In order to fulfill these resolutions, we need to give ourselves space to enjoy life, relax, and rest in between our work and our endeavors.
As the New Year approaches, millions of people with renewed enthusiasm and dreams take the opportunity to start over. People hope to work on self-improvement and set ambitious goals, but by the end of February, all plans and resolutions are gone. It’s the same story every year.
Many studies claim that only 12 percent feel victory and the majority fail to keep their resolve before the end of February. Khaleej Times spoke to a psychologist to find out why New Year’s resolutions fail and how to overcome this failure.
Psychologists say that the main focus when deciding on a resolution should be sustainable and organic for you and your world. “The best resolution is the one that is realistically achievable,” says Dr Clarice Mendonca (PsyD), clinical neuropsychologist at the Brain Matters Centre.
“Many New Year’s resolutions fail because they are not sufficient, sustainable, efficient or specific enough, and we are carried away by the prospect of renewal that also forgets to consider the basic obstacles that exist in nature and our environment,” added Dr. Mendonca.
Reham Helal Abdelrahman Ali Ammar, clinical psychologist, NMC Royal Hospital – Khalifa City, Abu Dhabi, said that we should focus on our values when deciding on New Year’s resolutions and choose to fulfill our goals by taking steps towards them.
“New year’s resolutions fail because the goals are unrealistic, and we don’t track progress or know the steps to follow the goals. Time management is necessary, including social and family support,” said Ammar.
Many make health resolutions – to exercise more and become healthier. Psychologists say that these statements will be broad and can be transformed into more feasible solutions if they are broken down into specific and targeted goals. “We can’t implement these resolutions because they don’t fit our lifestyle or the situation. We decide to do something too big or different, or drastic. So, even if we decide to do something good for our well-being, it will always be a burden of work,” he said. Dr. Mendonca.
Specialists believe that those who succeed in achieving their New Year’s resolutions are those who use the cycle of planning, implementing, evaluating, and adapting. “I often find the highest success rate among those who use their mind and heart to make strategic decisions, those who rely on themselves and their environment for help and support, and those who are humble about their ambitions,” said Dr. Mendonca. .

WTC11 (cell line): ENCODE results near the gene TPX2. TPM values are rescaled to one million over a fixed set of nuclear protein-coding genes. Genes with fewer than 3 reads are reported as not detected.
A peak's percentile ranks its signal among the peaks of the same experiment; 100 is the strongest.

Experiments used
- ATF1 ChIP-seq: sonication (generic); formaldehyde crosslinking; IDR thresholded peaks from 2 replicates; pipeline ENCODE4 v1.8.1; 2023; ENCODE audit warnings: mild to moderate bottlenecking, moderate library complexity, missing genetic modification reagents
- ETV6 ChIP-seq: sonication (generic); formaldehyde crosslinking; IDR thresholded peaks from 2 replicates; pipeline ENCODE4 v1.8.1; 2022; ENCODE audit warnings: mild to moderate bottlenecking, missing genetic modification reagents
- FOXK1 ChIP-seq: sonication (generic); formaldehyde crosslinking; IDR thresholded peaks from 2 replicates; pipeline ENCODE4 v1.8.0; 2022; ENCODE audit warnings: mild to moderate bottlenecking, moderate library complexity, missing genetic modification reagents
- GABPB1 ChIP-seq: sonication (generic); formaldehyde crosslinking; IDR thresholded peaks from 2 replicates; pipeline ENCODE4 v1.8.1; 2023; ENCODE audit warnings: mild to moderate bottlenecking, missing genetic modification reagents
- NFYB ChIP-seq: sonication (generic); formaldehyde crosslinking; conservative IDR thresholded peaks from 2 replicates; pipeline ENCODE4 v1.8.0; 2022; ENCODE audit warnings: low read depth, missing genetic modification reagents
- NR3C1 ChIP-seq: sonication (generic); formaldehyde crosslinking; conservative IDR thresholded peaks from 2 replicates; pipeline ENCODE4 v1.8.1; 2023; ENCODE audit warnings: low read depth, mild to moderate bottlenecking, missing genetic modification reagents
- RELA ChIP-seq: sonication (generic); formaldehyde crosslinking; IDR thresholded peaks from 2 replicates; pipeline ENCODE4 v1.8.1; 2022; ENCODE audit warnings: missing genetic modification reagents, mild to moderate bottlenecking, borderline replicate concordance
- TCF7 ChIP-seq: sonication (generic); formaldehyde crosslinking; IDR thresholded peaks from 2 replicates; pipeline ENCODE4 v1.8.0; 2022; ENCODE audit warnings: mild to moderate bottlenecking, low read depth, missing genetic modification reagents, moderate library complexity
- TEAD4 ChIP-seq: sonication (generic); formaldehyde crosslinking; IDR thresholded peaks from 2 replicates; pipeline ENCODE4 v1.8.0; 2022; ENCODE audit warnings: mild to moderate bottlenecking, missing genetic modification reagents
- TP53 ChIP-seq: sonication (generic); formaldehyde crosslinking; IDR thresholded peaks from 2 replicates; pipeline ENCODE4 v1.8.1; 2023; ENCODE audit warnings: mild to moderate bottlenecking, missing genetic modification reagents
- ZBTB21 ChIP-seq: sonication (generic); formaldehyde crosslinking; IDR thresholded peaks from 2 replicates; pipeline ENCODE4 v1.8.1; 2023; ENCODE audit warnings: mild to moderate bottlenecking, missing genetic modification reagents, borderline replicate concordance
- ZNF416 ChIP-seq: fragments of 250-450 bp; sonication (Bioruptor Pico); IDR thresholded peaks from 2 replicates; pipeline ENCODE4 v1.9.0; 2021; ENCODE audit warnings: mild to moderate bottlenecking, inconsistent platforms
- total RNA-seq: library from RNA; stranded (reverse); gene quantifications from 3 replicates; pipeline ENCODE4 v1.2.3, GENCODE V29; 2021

To accomplish this resolution, psychologists believe that we need to give ourselves space to enjoy life, relax, and rest in between work and efforts.
Ammar said that one should track progress every three months or periodically and insisted on not making short-term goals. “Successful people are people who are patient, tenacious, enthusiastic and take advice from others. People who consider resolutions must determine why they want to succeed or the reasons for failure. Do not consider everything or nothing,”
Tips from a psychologist to successfully keep a resolution:
- Make the right decision – take a good, hard look at your life, how satisfied you are, what is good, what needs to be changed, what resources are available, and who you can rely on for support.
- Keep your thoughts about the resolution broad with specific steps to achieve it. For example: “I will nurture my physical and mental well-being,” which includes taking care of myself, setting a routine and surrounding myself with the right people.
- Try different options, even the first one seems absurd. This allows you to determine the most reasonable and sustainable alternatives and provides a backup plan if the chosen method does not work or becomes boring.
- Keep it simple.
- Be open to reassessing and adapting your strategy from time to time.
- Visual reminders can often help you stay focused on the goals you need to achieve (for example, setting a vision board)